J. Scott Applewhite, ASSOCIATED PRESS
Acting IRS Commissioner Danny Werfel, left, and Treasury Inspector General for Tax Administration J. Russell George, right prepare to testify on Capitol Hill in Washington, Monday, June 3, 2013, before the House Appropriations subcommittee on Financial Services and General Government hearing regarding a report that the IRS spent about $50 million to hold at least 220 conferences for employees between 2010 and 2012. (AP Photo/J. Scott Applewhite)

After reading Richard Burt's letter and listening to numerous liberals and Obama supporters try to spin the issue of the IRS scandal, I think we need a reminder of what this is about ("Congress' hypocrisy," June 10). Whether or not the groups should have received the coveted 501c4 status is aside from the point. Instead of simply denying their requests, the IRS decided to commit a full interrogation of these groups. They asked questions that are completely inappropriate of a government agency to ask.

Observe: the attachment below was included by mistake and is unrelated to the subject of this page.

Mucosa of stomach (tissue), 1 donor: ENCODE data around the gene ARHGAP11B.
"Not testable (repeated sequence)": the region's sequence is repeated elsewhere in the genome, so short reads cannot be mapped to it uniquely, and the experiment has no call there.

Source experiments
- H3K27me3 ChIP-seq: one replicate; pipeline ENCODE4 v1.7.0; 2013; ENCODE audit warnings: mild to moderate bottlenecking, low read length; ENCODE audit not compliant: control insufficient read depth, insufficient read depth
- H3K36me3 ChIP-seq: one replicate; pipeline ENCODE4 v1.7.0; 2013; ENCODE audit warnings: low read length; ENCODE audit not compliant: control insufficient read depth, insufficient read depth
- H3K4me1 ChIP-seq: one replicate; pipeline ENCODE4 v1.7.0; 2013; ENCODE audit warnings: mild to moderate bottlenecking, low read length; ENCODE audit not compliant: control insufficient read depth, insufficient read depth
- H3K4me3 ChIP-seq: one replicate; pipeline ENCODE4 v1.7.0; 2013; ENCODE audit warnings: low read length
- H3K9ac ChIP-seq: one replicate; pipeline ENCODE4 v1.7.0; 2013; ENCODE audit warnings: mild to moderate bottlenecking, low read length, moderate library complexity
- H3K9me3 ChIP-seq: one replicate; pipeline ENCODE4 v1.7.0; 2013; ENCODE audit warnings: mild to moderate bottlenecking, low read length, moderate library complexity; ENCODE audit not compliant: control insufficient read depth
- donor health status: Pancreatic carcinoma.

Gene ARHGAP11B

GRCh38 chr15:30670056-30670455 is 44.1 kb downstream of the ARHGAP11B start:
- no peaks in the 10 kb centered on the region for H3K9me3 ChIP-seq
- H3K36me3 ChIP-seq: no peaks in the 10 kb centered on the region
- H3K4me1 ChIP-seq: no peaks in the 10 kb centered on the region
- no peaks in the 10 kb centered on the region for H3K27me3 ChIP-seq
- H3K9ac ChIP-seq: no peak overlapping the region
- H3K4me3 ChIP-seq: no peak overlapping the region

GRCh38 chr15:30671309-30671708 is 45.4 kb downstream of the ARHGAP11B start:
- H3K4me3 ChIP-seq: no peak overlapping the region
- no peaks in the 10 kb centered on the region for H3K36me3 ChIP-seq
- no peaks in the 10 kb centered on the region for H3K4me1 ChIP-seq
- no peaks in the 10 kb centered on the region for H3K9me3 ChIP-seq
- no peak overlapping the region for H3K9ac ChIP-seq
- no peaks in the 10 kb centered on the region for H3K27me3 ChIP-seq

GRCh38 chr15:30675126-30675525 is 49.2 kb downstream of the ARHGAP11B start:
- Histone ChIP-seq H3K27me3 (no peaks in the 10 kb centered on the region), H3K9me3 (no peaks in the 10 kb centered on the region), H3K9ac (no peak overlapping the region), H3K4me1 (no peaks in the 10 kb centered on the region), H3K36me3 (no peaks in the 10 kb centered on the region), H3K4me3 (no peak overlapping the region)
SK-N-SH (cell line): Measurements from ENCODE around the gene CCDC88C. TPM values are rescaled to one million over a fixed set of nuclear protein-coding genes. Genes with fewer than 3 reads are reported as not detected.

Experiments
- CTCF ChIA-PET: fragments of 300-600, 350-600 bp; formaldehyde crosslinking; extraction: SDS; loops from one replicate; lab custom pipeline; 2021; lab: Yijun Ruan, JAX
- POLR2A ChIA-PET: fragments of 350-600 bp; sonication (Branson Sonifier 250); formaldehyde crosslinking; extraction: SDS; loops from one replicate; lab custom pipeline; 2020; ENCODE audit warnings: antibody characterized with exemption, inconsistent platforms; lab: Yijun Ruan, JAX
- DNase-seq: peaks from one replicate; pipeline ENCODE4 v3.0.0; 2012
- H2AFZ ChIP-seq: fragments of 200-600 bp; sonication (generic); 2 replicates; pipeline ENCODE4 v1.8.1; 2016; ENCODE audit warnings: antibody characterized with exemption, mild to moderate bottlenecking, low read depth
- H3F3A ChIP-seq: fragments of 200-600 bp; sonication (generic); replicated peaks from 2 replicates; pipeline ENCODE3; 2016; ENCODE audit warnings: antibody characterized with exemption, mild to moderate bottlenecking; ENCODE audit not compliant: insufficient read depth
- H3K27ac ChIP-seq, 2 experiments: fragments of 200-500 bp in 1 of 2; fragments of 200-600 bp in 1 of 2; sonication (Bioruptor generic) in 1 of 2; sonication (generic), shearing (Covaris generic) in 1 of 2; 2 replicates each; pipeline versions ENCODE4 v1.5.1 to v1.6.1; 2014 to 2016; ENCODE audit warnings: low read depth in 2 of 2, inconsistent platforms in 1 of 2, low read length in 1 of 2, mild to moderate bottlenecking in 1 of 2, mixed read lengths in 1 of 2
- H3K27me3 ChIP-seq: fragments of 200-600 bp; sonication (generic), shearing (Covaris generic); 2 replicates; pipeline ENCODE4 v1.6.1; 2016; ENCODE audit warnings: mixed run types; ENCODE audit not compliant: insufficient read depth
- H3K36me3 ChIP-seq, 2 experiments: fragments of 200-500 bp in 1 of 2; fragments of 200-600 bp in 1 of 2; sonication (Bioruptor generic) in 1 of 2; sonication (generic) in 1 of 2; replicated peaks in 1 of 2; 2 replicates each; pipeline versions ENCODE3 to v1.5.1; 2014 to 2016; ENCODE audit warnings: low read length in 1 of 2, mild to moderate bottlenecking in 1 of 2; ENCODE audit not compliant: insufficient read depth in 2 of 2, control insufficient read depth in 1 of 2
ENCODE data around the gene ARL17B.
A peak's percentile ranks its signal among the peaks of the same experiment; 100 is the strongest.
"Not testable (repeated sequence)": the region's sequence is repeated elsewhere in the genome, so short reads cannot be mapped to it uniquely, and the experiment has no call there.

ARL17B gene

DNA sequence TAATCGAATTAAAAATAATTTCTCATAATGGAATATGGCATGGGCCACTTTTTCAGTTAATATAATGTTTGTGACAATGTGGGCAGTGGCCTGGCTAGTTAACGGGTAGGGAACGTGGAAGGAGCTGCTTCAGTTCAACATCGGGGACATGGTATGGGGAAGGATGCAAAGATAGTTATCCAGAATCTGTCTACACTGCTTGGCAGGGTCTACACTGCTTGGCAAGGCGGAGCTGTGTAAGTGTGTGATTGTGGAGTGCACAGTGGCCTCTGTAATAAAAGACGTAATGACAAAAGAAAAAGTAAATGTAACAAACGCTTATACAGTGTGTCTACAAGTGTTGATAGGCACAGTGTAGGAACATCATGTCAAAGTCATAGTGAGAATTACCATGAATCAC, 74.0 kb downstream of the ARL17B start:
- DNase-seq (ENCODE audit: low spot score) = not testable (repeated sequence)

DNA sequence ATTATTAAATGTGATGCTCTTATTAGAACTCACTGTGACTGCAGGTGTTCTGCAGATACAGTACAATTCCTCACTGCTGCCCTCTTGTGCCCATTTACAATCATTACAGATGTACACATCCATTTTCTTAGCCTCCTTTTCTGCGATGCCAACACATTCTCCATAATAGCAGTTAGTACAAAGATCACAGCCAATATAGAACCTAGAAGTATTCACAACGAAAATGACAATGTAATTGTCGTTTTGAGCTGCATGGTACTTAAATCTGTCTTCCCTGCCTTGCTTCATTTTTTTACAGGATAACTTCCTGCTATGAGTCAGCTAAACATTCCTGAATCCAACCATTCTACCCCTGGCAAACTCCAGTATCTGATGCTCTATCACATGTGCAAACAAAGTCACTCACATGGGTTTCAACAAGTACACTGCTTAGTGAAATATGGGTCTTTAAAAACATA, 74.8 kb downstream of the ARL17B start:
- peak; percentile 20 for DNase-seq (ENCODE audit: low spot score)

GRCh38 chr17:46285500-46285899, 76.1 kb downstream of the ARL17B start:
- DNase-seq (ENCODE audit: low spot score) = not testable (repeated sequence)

Along with the implications of the tax enforcement agency engaging in political profiling, Sen. Mike Lee and Congress are well within their right to take the IRS and whoever else was engaged in this scandal to task.

Mark Goodwin